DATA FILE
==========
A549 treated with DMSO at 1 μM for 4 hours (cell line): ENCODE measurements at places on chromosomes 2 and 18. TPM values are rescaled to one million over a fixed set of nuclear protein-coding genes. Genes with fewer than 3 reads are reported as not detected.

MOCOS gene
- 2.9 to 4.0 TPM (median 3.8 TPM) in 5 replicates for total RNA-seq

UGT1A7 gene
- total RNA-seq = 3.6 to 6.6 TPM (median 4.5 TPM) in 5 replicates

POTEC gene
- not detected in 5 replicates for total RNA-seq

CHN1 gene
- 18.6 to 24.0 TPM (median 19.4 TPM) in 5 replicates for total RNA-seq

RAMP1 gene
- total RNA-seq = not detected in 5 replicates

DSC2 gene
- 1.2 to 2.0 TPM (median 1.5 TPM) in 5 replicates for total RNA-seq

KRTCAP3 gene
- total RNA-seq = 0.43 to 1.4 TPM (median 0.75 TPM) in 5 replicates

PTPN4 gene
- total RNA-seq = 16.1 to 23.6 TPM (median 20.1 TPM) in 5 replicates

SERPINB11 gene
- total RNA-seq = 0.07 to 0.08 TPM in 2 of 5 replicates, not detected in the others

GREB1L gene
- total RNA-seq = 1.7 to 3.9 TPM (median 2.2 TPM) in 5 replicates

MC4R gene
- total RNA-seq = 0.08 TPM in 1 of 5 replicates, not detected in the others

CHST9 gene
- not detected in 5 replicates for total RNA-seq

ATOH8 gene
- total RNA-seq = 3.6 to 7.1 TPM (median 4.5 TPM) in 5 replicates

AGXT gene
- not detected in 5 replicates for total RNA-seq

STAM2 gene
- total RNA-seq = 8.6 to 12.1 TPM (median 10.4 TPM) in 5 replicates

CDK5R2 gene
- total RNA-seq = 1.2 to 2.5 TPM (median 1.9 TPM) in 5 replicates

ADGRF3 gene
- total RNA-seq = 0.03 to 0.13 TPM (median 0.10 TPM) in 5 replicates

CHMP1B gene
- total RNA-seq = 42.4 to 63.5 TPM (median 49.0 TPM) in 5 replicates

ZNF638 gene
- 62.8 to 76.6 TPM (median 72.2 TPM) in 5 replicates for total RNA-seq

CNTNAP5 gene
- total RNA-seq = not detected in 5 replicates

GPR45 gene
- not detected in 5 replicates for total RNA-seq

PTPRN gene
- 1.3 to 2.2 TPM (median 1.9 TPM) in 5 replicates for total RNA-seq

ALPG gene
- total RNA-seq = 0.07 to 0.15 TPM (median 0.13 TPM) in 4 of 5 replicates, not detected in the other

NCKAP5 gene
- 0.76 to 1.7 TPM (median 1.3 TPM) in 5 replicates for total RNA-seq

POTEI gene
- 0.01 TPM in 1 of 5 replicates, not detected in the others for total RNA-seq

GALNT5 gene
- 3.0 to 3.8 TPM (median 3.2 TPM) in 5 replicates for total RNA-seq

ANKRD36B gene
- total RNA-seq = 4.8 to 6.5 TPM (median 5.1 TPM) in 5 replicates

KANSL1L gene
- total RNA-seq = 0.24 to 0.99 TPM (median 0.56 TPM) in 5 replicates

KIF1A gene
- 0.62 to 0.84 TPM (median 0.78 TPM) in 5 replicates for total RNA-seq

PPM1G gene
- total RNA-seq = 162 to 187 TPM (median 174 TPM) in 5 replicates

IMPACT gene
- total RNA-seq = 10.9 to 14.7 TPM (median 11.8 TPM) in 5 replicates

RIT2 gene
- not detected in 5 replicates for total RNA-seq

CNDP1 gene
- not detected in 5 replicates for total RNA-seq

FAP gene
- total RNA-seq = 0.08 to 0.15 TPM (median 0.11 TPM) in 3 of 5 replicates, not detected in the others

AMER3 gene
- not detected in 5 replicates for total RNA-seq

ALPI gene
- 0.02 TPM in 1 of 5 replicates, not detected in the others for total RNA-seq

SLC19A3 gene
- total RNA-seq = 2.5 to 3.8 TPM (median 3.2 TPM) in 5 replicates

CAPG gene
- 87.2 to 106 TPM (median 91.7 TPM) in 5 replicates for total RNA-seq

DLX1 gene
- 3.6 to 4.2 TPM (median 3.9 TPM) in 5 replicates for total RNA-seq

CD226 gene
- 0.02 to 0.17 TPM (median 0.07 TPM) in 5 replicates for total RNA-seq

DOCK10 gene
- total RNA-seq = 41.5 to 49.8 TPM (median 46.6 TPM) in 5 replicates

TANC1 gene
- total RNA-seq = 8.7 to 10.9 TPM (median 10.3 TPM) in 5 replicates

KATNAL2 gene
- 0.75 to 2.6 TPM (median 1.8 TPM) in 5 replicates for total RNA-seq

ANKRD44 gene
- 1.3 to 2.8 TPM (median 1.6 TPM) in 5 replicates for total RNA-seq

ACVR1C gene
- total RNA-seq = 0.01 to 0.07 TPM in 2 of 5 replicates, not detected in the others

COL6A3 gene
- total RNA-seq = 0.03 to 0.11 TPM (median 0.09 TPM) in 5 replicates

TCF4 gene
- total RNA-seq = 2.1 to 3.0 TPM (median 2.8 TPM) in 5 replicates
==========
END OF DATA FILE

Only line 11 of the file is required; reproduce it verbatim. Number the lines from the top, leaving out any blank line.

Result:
- total RNA-seq = not detected in 5 replicates